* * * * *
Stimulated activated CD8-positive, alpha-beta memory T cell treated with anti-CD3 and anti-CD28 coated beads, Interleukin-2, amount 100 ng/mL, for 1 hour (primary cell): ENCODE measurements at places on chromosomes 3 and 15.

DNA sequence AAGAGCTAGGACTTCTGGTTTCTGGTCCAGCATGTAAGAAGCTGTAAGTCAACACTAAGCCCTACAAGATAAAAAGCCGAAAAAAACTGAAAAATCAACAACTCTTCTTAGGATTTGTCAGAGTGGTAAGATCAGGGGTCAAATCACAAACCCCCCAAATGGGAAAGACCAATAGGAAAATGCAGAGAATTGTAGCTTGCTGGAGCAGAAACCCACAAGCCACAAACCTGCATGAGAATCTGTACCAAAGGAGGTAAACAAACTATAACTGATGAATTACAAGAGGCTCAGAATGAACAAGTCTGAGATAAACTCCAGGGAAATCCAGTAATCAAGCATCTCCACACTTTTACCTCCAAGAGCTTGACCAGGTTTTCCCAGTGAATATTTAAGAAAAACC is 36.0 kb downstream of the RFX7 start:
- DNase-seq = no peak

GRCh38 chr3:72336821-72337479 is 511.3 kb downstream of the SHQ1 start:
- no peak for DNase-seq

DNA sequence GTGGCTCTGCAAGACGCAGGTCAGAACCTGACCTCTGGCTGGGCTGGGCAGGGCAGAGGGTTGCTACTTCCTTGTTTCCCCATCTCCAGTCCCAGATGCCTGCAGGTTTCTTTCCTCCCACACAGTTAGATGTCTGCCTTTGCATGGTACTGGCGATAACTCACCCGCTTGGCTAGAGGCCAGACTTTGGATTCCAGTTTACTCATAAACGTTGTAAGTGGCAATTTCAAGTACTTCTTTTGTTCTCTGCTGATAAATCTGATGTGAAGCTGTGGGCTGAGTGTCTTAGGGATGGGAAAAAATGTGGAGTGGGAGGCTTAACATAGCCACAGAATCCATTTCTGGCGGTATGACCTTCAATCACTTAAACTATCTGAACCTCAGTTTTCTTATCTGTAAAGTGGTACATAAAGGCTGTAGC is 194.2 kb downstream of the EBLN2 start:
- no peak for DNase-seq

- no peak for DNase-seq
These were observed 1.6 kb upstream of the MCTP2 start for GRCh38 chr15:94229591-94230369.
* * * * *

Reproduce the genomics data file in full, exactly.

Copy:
Stimulated activated CD8-positive, alpha-beta memory T cell treated with anti-CD3 and anti-CD28 coated beads, Interleukin-2, amount 100 ng/mL, for 1 hour (primary cell): ENCODE measurements at places on chromosomes 3 and 15.

DNA sequence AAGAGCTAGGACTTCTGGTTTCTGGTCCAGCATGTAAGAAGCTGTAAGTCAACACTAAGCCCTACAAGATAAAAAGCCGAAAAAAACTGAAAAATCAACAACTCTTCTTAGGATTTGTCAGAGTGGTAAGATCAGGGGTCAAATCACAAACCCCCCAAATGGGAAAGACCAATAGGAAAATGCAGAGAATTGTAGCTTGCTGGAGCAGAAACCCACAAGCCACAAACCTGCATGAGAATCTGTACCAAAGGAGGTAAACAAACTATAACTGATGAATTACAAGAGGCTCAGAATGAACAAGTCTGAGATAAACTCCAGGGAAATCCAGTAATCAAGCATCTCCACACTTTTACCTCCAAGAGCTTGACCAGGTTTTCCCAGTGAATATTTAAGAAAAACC is 36.0 kb downstream of the RFX7 start:
- DNase-seq = no peak

GRCh38 chr3:72336821-72337479 is 511.3 kb downstream of the SHQ1 start:
- no peak for DNase-seq

DNA sequence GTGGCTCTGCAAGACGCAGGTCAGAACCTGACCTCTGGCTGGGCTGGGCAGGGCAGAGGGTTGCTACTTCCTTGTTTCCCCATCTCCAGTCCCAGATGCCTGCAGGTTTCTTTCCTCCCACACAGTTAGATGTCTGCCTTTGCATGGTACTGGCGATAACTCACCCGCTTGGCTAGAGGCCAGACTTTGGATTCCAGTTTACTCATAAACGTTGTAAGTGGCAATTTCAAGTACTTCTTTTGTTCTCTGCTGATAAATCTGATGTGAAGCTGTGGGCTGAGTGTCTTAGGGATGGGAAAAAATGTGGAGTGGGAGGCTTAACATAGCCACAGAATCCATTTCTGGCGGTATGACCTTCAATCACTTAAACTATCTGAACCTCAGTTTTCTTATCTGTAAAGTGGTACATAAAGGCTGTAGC is 194.2 kb downstream of the EBLN2 start:
- no peak for DNase-seq

- no peak for DNase-seq
These were observed 1.6 kb upstream of the MCTP2 start for GRCh38 chr15:94229591-94230369.